The three types of keiba
This is the type of sport most people think of when they picture conventional horse racing. Horses run around a flat track and whichever equine’s nose crosses the finish line first is the winner.
Shake hands with: Mr Everyman the Salaryman. Horses! Grass! The thrill of gambling! Who wouldn’t love it? Flat racing is for everyone.
Rather than just speed, jump racing (also known as steeple chasing) puts an emphasis on a horse’s ability to navigate different obstacles. Horses generally run a longer distance, sometimes around 4,000m, and must traverse hedges, fences and water. What sets Japanese jump racing apart from the rest of the world is primarily its purse. The largest such event, the Nakayama Grand Jump, offers a prize pool of over ¥120 million. The horses that race are also unique in that few of them specialise in the steeplechase and virtually all of them have flat racing experience. In most other countries, horses run one or the other.
Shake hands with: The fun-seeking gyaru (gal). The steeplechase is a great place to see spills and thrills, and older horse-watchers tend to stay away from this type of race. Hold on to your, well, horses.
Also known as draft racing, this is a whole different horse game. Held only in Obihiro, in the cold Tokachi region of the northern island of Hokkaido, Ban’ei is not so much a race as an equestrian endurance marathon. The horses run a comparatively shorter distance – 200m – but must do so while hauling a massively heavy sledge. Ban’ei horses are enormous compared to regular racing thoroughbreds, averaging roughly 1,000kg. That’s over double the average racing horse’s weight.
Shake hands with: The adventuring ojisan (old dude) – because only the most committed gamblers will stand around in temperatures as low as minus 20°C while jockeys coax and coach their horses over the track’s obstacles.
His name is over the top, but this horse’s record is too. One of the most successful horses in Japan’s recent history, Deep Impact won 12 out of the 14 races he participated in.
Orfevre (French for ‘goldsmith’)
Another strong horse in Japan’s racing history, Orfevre’s quirks may have kept him from reaching no. 1 – he once scampered off course during a race only to make an amazing comeback.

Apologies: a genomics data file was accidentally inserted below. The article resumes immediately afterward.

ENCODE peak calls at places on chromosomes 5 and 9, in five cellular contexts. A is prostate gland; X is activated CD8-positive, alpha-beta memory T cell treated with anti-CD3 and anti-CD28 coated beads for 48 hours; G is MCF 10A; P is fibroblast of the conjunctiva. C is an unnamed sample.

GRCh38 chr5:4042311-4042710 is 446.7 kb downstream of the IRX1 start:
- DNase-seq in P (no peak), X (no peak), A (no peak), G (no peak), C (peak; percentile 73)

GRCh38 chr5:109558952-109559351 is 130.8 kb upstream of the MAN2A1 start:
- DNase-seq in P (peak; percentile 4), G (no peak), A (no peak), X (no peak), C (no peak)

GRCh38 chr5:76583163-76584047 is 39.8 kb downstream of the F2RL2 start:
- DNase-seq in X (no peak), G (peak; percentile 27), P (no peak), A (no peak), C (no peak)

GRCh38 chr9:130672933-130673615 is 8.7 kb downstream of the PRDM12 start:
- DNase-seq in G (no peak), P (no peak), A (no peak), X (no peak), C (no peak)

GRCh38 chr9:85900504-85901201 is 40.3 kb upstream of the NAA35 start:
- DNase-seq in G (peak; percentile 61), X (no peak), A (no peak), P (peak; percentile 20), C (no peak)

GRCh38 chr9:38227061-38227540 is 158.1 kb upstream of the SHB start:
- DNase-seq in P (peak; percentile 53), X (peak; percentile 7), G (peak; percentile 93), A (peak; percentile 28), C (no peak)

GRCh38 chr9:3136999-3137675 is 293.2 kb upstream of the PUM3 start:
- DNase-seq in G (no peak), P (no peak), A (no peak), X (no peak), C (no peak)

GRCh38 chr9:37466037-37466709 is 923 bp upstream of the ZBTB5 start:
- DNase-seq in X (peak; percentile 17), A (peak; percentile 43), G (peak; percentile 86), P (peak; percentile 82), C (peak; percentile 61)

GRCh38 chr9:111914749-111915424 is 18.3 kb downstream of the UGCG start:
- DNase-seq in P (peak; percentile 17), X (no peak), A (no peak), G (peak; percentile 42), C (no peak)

Perhaps a ballplayer in a previous life, Hakusan Moon is a superstitious horse who spins in circles before each game despite his jockey’s best efforts to make him stop. His method seems to work though – he has finished second in Japan’s G1 race.
Only three years old, Rouge Buck is the strongest ranked female horse right now, with a reputation for being able to beat any male horse. It’s rumoured she might be able to win the Japanese Derby.
With Deep Impact as his father, Kizuna was destined for big wins. Although already considered an ‘elder’ on the racing scene, he still excites fans.
Horse racing terminology can be difficult to understand, even in English. Here’s a brief guide to help you place your bets in Japan. Note that tickets can be purchased up until two minutes before post time. If your ticket wins, you can redeem it at one of the automated payoff machines.
Simple enough – your horse wins, you get paid!
A place ticket pays if your horse gets at least 3rd place, but the purse is smaller.
Can’t make up your mind between two horses? Pick both the winner and 2nd place finisher and you still win. Order doesn’t matter.
馬単 (Exacta) The picky older sister of the Quinella – you have to get the order right this time. Pick the first- and second-place horses.
If you want to pick three horses, this one’s for you. Wow, so indecisive! Order doesn’t matter.
This one’s for the psychics. Pick the first-, second- and third-place finishers in exact order.
The powerball of keiba. Your ¥100 ticket could turn into as much as ¥600 million if you get this one right: pick the winner of five specially designated races.
1. Horse racing is not only the most popular of Japan’s official forms of gambling, it also has a very international history. After US Commodore Matthew Perry opened Japan to the world in the 19th century, horse racing was introduced by the Europeans who came to live in Yokohama – which explains why Japan favours European-style turf courses over American-style dirt tracks.
2. Off-track betting institutions number around 100. You can often spot them near major stations with their horse insignia and Wins logo.
3. In Japan, it is possible to watch – and bet on – horse races via the internet and your smartphone.